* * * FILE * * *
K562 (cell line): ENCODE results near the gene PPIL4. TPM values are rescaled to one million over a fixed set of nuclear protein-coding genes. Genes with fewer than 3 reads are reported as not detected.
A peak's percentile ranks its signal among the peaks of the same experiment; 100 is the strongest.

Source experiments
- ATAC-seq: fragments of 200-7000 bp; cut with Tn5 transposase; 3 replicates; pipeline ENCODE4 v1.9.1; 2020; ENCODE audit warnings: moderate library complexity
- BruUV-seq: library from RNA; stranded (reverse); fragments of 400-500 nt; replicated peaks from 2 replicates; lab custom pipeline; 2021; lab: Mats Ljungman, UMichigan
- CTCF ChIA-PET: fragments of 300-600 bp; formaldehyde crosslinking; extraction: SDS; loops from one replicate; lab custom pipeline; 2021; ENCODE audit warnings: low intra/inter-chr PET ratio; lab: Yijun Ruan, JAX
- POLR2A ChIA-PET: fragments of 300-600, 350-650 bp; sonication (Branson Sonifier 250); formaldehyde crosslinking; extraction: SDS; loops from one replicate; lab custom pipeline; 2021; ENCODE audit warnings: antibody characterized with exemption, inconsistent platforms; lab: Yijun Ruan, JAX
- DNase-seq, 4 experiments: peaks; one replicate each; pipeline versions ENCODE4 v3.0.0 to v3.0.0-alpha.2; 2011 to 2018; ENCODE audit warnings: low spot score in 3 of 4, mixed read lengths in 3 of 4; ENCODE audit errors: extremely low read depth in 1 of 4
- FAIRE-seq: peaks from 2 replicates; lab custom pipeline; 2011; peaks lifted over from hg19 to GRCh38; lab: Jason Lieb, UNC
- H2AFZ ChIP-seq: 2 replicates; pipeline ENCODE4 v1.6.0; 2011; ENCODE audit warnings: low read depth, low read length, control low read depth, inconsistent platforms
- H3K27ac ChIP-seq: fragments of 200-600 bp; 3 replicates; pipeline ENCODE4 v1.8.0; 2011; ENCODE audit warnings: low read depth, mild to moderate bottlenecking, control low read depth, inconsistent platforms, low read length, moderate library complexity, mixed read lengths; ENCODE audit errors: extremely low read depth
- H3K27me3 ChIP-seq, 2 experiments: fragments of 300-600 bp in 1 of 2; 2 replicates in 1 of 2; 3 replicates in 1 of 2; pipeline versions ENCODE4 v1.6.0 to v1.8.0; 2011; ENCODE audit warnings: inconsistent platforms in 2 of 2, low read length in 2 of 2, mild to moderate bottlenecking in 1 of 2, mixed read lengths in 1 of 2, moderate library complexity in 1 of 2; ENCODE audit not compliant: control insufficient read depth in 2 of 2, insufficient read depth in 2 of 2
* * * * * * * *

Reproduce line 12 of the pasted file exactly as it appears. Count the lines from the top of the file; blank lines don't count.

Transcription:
- H3K27me3 ChIP-seq, 2 experiments: fragments of 300-600 bp in 1 of 2; 2 replicates in 1 of 2; 3 replicates in 1 of 2; pipeline versions ENCODE4 v1.6.0 to v1.8.0; 2011; ENCODE audit warnings: inconsistent platforms in 2 of 2, low read length in 2 of 2, mild to moderate bottlenecking in 1 of 2, mixed read lengths in 1 of 2, moderate library complexity in 1 of 2; ENCODE audit not compliant: control insufficient read depth in 2 of 2, insufficient read depth in 2 of 2